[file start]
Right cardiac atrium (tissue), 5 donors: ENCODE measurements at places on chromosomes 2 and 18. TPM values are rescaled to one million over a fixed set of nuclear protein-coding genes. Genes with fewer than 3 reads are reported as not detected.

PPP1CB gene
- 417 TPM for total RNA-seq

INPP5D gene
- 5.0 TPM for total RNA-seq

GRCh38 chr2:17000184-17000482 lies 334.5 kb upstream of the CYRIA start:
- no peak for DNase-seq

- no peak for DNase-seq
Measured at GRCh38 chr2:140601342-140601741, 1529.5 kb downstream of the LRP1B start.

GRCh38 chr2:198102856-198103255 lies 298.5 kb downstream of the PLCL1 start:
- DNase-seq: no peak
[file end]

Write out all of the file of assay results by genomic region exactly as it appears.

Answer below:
Right cardiac atrium (tissue), 5 donors: ENCODE measurements at places on chromosomes 2 and 18. TPM values are rescaled to one million over a fixed set of nuclear protein-coding genes. Genes with fewer than 3 reads are reported as not detected.

PPP1CB gene
- 417 TPM for total RNA-seq

INPP5D gene
- 5.0 TPM for total RNA-seq

GRCh38 chr2:17000184-17000482 lies 334.5 kb upstream of the CYRIA start:
- no peak for DNase-seq

- no peak for DNase-seq
Measured at GRCh38 chr2:140601342-140601741, 1529.5 kb downstream of the LRP1B start.

GRCh38 chr2:198102856-198103255 lies 298.5 kb downstream of the PLCL1 start:
- DNase-seq: no peak